What’s apparent from these early games, however, is the level of movement by the attacking players and how that has afforded the ball handlers more options, especially more safe and/or aggressive options for pressing the attack.
Andrey Arshavin and Eduardo da Silva are far more dynamic at the front than anything Adebayor could’ve hoped to provide, able to not only field a better first touch upon receiving the ball (and thus securing more passes as complete), but they move much faster and do more lateral movement to create space.
Denilson and Diaby's patience has grown immensely as well as their ability to make space with the ball. Biding time in possession while knowing the other players will eventually get open.
Meanwhile, Song, Gallas, and new acquisition Thomas Vermaelen have done well to bond in the central defense and afford the midfielders more direct support, again providing more options for the ball handlers.
Yet the revelation about this hasn’t come from watching Arsenal, but rather from seeing the exact opposite in action in MLS. I am very fond of this league and extremely proud of the progress being made in professional US soccer. That being said, the disparity in talent is revealing, and it comes mainly in the movement off the ball. Or in the case of many MLS players, the lack thereof.
Watching three games from this past weekend revealed large stretches of play where players were guilty of standing, bunching around the ball, or simply not making the type of attacking runs that can really open up space.
Whether this can be attributed to flagging confidence levels, inexperience, or poor coaching I can’t say, but evidently the foremost difference between the levels of play can be seen within how players move without the ball and play with one another.
MLS has many fine players who can juggle and pass as well as Cristiano Ronaldo and Fabregas, but without a fully capable, flowing team on the field the passing options differ and the potency of attack suffers.
Upon reflection this is quite understandable. Those who’ve coached will affirm that learning how and where to move off the ball is one of the most difficult things to grasp. Traditional drills like the 3 vs. 1 “Fox in the Box” allow the players to see the small scale approach and affirm that everyone can do a wall pass.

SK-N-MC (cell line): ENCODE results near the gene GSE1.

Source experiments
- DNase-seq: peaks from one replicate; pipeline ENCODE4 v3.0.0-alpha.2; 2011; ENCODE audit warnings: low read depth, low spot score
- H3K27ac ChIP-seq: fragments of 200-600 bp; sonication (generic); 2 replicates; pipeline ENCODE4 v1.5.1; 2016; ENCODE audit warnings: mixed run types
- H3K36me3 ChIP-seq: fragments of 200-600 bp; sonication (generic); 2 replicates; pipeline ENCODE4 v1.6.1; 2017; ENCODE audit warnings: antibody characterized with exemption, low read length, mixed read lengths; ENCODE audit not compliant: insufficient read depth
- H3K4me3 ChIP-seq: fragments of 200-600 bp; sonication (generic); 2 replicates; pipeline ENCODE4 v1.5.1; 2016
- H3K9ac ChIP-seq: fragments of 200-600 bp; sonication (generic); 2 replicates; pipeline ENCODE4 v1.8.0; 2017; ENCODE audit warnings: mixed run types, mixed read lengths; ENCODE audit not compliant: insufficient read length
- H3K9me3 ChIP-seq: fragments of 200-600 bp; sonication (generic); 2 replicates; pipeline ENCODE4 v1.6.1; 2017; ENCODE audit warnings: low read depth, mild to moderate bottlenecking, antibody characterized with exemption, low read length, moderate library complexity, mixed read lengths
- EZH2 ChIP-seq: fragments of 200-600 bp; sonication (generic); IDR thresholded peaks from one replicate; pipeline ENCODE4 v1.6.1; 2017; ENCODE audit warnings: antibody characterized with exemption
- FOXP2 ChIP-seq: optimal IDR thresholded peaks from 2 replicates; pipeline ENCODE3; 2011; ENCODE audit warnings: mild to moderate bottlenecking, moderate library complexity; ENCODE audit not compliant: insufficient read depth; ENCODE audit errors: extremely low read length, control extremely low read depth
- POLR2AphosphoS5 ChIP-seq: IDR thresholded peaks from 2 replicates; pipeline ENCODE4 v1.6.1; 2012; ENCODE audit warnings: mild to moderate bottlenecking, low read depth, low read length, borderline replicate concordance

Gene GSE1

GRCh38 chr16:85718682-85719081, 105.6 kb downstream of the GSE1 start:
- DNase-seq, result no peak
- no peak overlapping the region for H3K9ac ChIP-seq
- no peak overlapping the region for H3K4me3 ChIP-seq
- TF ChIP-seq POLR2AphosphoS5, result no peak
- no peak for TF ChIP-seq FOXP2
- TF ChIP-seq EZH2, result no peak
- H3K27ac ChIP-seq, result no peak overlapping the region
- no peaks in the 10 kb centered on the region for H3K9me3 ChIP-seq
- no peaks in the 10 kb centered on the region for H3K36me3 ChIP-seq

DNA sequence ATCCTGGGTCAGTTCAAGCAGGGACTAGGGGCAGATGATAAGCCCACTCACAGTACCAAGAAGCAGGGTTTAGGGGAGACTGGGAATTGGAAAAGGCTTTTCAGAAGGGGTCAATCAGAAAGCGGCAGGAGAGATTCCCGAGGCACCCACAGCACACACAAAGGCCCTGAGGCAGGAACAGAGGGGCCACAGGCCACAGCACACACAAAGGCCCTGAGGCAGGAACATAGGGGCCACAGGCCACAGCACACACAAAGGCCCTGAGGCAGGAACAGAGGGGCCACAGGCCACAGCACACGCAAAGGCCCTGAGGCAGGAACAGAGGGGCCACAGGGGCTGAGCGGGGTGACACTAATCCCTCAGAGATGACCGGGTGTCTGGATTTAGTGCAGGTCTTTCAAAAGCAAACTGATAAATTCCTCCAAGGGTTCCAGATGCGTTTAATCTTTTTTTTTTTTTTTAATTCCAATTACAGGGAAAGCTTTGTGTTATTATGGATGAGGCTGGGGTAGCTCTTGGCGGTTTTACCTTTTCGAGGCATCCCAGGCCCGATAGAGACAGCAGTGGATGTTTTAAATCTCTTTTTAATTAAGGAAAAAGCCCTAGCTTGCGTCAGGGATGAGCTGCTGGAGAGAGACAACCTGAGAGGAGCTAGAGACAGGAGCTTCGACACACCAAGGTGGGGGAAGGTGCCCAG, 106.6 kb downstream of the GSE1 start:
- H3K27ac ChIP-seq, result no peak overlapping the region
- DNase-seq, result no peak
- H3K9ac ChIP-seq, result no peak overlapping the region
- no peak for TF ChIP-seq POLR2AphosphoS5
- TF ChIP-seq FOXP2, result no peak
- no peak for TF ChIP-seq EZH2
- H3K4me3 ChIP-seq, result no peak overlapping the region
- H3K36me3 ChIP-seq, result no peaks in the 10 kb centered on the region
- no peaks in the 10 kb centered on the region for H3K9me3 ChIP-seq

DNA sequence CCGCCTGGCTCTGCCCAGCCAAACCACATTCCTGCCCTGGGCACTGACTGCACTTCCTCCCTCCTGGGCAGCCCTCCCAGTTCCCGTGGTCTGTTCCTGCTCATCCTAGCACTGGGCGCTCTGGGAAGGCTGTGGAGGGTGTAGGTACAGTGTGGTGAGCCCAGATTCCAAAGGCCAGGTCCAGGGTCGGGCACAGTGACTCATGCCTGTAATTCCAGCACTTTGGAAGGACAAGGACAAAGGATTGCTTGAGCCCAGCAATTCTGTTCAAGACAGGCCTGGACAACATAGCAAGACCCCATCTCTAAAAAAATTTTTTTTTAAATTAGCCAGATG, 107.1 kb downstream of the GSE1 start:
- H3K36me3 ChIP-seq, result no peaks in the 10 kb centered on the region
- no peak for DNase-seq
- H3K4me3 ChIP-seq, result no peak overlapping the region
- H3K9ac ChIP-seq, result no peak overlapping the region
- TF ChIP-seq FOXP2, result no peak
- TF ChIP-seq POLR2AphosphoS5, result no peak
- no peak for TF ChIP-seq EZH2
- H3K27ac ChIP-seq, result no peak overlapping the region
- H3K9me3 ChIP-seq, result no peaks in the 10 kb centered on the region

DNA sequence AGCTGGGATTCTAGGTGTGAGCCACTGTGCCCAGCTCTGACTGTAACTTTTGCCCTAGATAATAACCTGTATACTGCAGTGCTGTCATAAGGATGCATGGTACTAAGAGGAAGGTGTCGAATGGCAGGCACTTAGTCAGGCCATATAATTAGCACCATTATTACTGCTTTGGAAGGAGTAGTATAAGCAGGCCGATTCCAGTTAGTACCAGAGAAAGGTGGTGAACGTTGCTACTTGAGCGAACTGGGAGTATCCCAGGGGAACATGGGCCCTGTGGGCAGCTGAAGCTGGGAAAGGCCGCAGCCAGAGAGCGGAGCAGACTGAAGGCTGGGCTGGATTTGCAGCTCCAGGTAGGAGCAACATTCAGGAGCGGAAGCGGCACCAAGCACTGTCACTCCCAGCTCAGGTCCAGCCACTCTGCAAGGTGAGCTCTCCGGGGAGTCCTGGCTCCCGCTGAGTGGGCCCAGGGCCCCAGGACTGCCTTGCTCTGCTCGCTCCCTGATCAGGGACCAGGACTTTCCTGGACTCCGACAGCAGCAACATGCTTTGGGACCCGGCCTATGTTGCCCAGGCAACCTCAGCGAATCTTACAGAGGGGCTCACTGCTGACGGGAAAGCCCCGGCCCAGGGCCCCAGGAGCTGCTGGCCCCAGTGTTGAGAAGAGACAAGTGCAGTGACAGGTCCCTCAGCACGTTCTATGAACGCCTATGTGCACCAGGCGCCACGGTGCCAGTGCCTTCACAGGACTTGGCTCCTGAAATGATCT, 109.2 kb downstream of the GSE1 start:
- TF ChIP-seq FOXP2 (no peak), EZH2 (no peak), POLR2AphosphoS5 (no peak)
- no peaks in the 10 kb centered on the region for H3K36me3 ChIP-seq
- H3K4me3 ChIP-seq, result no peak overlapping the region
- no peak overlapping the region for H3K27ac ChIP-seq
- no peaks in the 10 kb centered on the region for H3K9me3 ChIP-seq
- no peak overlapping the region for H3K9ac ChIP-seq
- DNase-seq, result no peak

But while players can perform those drills knowing how and when to put those into play during a live game is a wholly different set of skills. It requires reading the flow of the game and knowing where to be in support/reaction of the play, and the younger the player the less likely they are to recognize how to get into the right positions.
This is epitomized by how youth coaches are often found teaching their players to stay in position: “Brian you’re always behind Thomas, Thomas you should always be between Stephen and Robert…”
Something tells me Arsene Wenger has never done this.
So yes, Arsenal and other high quality teams have skilled players and passing schemes that emphasize the need and value for skilled ball handlers making crisp passes. But I’ll contend the ultimate difference between success and struggle with these schemes rests primarily not in the talents of the ball handlers but in the ability of the supporting cast to understand and execute the movement off the ball needed to make those plays even possible.
The test for this season will be for Arsenal to sustain this dynamism against those teams with the athletes to mark out attacking players, or teams that simply try to clog the midfield and limit passing opportunities. To date, however, Arsenal seem to have found a complement of players able to make this happen to a much better degree than last season. Players who move well with the ball, and without.
Like the new article format? Send us feedback!